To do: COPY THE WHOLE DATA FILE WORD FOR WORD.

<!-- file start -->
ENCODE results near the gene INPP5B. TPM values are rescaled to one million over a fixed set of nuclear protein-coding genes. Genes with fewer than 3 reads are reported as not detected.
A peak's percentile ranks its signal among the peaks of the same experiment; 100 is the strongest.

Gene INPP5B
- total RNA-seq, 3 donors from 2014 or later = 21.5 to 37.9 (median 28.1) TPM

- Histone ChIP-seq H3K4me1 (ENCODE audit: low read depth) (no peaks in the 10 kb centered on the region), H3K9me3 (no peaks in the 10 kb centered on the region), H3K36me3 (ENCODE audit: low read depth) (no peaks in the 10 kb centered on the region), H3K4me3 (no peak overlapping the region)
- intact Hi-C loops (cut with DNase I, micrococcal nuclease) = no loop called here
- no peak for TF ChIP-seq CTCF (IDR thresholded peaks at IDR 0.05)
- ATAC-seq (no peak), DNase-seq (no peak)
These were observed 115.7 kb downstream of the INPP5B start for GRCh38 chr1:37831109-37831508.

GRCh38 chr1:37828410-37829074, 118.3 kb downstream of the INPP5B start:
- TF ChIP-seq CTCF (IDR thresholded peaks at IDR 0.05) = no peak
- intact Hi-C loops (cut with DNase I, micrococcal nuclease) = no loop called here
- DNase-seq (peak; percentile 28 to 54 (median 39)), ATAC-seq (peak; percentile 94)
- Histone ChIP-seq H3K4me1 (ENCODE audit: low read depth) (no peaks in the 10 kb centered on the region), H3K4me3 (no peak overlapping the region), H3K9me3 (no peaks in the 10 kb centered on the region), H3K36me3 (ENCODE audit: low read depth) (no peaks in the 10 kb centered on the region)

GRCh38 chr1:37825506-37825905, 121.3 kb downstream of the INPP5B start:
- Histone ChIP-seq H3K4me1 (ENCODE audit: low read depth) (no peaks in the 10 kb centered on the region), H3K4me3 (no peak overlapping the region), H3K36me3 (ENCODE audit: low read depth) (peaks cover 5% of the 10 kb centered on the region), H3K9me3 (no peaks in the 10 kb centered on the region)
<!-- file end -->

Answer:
ENCODE results near the gene INPP5B. TPM values are rescaled to one million over a fixed set of nuclear protein-coding genes. Genes with fewer than 3 reads are reported as not detected.
A peak's percentile ranks its signal among the peaks of the same experiment; 100 is the strongest.

Gene INPP5B
- total RNA-seq, 3 donors from 2014 or later = 21.5 to 37.9 (median 28.1) TPM

- Histone ChIP-seq H3K4me1 (ENCODE audit: low read depth) (no peaks in the 10 kb centered on the region), H3K9me3 (no peaks in the 10 kb centered on the region), H3K36me3 (ENCODE audit: low read depth) (no peaks in the 10 kb centered on the region), H3K4me3 (no peak overlapping the region)
- intact Hi-C loops (cut with DNase I, micrococcal nuclease) = no loop called here
- no peak for TF ChIP-seq CTCF (IDR thresholded peaks at IDR 0.05)
- ATAC-seq (no peak), DNase-seq (no peak)
These were observed 115.7 kb downstream of the INPP5B start for GRCh38 chr1:37831109-37831508.

GRCh38 chr1:37828410-37829074, 118.3 kb downstream of the INPP5B start:
- TF ChIP-seq CTCF (IDR thresholded peaks at IDR 0.05) = no peak
- intact Hi-C loops (cut with DNase I, micrococcal nuclease) = no loop called here
- DNase-seq (peak; percentile 28 to 54 (median 39)), ATAC-seq (peak; percentile 94)
- Histone ChIP-seq H3K4me1 (ENCODE audit: low read depth) (no peaks in the 10 kb centered on the region), H3K4me3 (no peak overlapping the region), H3K9me3 (no peaks in the 10 kb centered on the region), H3K36me3 (ENCODE audit: low read depth) (no peaks in the 10 kb centered on the region)

GRCh38 chr1:37825506-37825905, 121.3 kb downstream of the INPP5B start:
- Histone ChIP-seq H3K4me1 (ENCODE audit: low read depth) (no peaks in the 10 kb centered on the region), H3K4me3 (no peak overlapping the region), H3K36me3 (ENCODE audit: low read depth) (peaks cover 5% of the 10 kb centered on the region), H3K9me3 (no peaks in the 10 kb centered on the region)